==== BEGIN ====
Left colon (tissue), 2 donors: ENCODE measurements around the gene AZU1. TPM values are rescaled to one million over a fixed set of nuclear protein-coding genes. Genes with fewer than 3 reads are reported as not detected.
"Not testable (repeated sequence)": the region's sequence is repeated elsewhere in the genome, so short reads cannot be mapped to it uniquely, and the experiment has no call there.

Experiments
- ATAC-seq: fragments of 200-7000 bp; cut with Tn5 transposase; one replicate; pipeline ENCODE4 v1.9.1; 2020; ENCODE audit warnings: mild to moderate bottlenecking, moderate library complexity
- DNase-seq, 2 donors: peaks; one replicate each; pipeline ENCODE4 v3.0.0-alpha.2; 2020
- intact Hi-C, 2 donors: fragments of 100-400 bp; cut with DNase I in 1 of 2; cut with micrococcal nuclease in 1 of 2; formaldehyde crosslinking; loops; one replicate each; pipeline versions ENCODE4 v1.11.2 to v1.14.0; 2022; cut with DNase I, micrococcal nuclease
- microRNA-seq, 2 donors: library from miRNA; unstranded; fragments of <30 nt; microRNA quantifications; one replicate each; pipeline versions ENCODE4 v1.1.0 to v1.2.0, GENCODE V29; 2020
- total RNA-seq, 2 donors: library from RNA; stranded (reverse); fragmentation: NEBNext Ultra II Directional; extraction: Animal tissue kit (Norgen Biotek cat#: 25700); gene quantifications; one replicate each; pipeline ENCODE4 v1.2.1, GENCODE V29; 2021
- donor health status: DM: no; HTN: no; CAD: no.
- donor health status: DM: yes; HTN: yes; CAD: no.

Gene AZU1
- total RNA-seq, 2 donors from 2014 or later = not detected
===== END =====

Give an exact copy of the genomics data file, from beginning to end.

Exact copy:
Left colon (tissue), 2 donors: ENCODE measurements around the gene AZU1. TPM values are rescaled to one million over a fixed set of nuclear protein-coding genes. Genes with fewer than 3 reads are reported as not detected.
"Not testable (repeated sequence)": the region's sequence is repeated elsewhere in the genome, so short reads cannot be mapped to it uniquely, and the experiment has no call there.

Experiments
- ATAC-seq: fragments of 200-7000 bp; cut with Tn5 transposase; one replicate; pipeline ENCODE4 v1.9.1; 2020; ENCODE audit warnings: mild to moderate bottlenecking, moderate library complexity
- DNase-seq, 2 donors: peaks; one replicate each; pipeline ENCODE4 v3.0.0-alpha.2; 2020
- intact Hi-C, 2 donors: fragments of 100-400 bp; cut with DNase I in 1 of 2; cut with micrococcal nuclease in 1 of 2; formaldehyde crosslinking; loops; one replicate each; pipeline versions ENCODE4 v1.11.2 to v1.14.0; 2022; cut with DNase I, micrococcal nuclease
- microRNA-seq, 2 donors: library from miRNA; unstranded; fragments of <30 nt; microRNA quantifications; one replicate each; pipeline versions ENCODE4 v1.1.0 to v1.2.0, GENCODE V29; 2020
- total RNA-seq, 2 donors: library from RNA; stranded (reverse); fragmentation: NEBNext Ultra II Directional; extraction: Animal tissue kit (Norgen Biotek cat#: 25700); gene quantifications; one replicate each; pipeline ENCODE4 v1.2.1, GENCODE V29; 2021
- donor health status: DM: no; HTN: no; CAD: no.
- donor health status: DM: yes; HTN: yes; CAD: no.

Gene AZU1
- total RNA-seq, 2 donors from 2014 or later = not detected